You brought it up and if this is an example you use, it is something you think about. There are a lot of nurses, great nurses, great BECAUSE the have a special needs child and you want to blow them off as "high maintenance"??? That's why intermittent FMLA is in place. It's a good thing we don't know where this new hospital is. I would tell people to RUN. I bet Workers Comp is a four letter word to you, too. And getting pregnant. They would have those little brats to take care of.

I just want to say that I know I'm a terrible interview. I don't handle hypothetical situations well at all. Even when I take acls classes, 'faking' a situation doesn't work for me.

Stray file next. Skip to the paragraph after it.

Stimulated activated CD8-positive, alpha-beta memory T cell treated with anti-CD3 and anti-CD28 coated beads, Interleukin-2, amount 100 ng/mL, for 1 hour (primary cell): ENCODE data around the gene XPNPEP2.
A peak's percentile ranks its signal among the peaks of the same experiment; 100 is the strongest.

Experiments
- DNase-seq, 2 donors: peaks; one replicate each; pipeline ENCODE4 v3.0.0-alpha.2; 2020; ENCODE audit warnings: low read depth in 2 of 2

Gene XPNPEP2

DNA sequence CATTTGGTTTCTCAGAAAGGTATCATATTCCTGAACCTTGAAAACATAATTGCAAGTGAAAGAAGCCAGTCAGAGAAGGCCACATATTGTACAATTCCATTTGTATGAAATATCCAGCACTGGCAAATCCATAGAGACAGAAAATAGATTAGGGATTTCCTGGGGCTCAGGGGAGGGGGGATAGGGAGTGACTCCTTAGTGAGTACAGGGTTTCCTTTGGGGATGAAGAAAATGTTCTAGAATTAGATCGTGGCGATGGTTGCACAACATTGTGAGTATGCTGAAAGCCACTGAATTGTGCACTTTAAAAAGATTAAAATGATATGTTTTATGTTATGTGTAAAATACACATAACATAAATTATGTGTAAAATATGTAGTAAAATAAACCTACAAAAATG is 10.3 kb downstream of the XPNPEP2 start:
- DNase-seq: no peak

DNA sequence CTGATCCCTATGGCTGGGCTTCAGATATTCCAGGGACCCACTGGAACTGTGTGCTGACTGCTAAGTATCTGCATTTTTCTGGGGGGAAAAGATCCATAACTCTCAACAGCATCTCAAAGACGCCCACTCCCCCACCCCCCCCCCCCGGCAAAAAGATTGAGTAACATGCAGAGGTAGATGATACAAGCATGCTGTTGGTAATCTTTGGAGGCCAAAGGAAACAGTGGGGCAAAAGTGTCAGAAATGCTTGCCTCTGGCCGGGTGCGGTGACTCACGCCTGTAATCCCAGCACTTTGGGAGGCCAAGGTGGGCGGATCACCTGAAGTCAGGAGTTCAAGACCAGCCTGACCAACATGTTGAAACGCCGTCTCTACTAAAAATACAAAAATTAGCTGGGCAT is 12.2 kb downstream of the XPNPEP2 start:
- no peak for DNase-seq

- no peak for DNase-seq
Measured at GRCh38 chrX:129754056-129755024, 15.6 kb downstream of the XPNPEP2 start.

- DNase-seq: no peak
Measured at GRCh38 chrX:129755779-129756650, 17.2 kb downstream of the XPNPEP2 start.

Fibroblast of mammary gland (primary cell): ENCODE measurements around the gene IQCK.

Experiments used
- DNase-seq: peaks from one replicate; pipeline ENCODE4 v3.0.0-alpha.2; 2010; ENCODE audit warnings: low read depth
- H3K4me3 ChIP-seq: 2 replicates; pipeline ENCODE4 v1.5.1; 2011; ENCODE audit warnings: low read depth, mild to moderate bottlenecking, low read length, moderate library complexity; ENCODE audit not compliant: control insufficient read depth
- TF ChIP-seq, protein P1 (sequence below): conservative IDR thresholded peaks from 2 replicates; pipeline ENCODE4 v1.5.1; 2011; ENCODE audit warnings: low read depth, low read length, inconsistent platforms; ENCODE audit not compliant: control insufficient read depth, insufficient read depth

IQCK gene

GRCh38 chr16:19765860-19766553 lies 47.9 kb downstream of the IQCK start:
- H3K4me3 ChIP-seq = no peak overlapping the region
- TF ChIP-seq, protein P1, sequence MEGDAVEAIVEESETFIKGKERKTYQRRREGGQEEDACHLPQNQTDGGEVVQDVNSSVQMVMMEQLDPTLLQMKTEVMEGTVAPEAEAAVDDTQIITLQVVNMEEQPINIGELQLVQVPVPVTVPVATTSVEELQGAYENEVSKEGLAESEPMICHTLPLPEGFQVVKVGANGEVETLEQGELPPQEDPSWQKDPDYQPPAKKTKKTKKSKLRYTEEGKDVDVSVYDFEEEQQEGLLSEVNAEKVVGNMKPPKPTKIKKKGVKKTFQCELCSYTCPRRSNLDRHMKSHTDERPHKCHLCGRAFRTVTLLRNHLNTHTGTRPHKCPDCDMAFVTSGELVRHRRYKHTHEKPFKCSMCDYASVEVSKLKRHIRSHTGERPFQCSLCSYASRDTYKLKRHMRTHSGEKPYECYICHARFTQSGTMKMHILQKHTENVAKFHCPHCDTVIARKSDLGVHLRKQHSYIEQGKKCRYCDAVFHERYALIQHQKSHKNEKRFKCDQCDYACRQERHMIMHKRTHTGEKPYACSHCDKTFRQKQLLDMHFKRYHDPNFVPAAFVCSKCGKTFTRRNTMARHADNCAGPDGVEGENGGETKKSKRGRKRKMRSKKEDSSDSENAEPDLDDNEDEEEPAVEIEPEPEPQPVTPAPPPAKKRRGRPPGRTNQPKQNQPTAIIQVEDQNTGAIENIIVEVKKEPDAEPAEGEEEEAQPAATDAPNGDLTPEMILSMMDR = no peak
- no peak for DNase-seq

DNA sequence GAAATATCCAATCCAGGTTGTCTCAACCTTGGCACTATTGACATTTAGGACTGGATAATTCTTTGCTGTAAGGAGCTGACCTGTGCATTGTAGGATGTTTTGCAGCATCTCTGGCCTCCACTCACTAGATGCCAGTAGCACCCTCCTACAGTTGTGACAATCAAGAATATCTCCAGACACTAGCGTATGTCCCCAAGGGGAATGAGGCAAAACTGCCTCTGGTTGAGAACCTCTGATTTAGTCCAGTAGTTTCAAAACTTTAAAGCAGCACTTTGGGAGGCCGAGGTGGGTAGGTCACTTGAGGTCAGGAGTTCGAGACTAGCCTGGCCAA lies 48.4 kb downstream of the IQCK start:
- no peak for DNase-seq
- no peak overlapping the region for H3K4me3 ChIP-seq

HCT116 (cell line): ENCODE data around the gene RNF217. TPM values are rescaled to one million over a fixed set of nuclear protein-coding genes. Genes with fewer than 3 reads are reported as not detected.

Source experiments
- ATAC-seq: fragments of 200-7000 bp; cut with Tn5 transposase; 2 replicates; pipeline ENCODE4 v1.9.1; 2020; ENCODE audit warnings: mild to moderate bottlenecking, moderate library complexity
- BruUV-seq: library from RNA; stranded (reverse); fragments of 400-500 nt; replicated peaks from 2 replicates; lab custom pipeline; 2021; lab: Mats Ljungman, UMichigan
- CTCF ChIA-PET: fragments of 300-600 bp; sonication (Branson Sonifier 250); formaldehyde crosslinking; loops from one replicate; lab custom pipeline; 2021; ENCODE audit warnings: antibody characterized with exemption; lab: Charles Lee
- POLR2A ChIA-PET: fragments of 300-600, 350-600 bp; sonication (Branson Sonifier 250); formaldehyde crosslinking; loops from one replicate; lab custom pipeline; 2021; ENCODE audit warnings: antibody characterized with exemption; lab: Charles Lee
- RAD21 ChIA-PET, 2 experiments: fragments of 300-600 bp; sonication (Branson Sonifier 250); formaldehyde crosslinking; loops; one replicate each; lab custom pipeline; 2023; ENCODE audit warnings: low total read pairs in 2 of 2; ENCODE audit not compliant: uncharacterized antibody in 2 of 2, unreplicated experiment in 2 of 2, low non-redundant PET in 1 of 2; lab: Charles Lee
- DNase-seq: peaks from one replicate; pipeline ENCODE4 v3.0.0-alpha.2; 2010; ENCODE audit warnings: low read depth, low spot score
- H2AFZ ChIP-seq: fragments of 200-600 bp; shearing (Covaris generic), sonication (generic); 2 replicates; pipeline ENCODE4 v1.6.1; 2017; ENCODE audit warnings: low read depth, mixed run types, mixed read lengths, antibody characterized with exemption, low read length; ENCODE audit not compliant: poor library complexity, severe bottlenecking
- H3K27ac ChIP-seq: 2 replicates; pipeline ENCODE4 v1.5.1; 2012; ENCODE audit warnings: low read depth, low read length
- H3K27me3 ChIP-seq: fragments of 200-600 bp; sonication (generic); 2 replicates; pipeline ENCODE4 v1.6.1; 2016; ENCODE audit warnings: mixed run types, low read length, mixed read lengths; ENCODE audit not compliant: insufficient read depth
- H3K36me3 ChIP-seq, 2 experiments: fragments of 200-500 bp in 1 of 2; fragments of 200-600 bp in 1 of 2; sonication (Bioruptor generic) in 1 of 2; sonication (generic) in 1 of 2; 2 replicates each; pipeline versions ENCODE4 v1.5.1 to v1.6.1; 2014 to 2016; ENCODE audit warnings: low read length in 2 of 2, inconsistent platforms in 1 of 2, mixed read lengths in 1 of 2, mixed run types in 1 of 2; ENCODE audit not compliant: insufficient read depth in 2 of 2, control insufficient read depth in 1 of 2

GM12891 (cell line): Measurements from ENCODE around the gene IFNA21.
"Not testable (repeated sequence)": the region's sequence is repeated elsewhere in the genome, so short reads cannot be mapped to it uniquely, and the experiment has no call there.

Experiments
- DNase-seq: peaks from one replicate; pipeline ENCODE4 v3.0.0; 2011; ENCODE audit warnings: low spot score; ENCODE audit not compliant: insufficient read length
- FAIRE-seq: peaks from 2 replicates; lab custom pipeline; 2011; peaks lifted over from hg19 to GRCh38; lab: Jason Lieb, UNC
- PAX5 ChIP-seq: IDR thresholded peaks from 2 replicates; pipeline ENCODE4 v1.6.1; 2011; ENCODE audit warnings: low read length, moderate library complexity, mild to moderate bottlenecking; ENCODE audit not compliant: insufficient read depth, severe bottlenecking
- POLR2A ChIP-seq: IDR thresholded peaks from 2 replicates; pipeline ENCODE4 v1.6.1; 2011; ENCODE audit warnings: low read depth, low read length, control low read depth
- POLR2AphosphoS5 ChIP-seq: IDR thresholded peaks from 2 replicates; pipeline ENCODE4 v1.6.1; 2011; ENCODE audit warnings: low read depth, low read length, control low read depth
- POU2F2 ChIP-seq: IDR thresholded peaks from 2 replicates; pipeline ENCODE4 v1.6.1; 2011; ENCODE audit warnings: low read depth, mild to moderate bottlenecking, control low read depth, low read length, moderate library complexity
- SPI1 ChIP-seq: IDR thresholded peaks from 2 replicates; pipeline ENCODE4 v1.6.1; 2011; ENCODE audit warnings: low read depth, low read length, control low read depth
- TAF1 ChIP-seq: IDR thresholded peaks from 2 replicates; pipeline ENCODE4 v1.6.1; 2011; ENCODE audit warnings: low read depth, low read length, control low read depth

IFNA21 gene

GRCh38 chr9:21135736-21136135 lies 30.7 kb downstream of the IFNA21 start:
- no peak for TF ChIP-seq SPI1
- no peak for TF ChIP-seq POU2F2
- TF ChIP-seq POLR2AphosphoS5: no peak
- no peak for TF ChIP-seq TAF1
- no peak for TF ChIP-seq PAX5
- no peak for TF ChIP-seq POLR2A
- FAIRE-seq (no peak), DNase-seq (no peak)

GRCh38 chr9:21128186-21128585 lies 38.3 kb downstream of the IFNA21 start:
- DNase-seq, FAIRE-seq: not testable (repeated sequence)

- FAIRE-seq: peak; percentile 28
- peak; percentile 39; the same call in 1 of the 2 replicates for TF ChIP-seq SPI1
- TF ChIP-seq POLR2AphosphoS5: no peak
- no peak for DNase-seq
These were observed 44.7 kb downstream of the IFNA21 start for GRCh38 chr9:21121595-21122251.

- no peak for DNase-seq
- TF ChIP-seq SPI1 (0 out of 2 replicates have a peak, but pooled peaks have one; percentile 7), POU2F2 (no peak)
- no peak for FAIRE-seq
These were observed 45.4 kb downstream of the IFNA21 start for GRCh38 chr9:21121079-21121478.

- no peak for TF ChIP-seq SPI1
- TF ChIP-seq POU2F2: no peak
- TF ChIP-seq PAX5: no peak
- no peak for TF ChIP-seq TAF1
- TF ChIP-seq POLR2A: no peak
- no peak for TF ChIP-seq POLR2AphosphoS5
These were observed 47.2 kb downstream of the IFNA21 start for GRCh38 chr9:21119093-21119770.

Even the interview I had last, the manager tried to get me to relax and I still had the sweaty palms.

It's very hard to be an interviewer. Tough to gauge what you think the person wants to hear. When I thought an interview went well (it was all about pt satisfaction and no nursing) I never got called.

My last interview, I was given feedback and I really appreciated it. I was told I came off quiet and reserved. Not true about me. But it just goes to show; and I hate wearing business casual clothes.

I made a portfolio that included my résumé (longevity), perfect attendance awards, letters of thanks from coworkers and managers and letters from patients. I'm socially awkward but when I'm in my nursing uniform, it's like an alter-ego. Maybe my next interview should include a photo of my closet, which would show a majority of white nursing scrubs over normal clothes.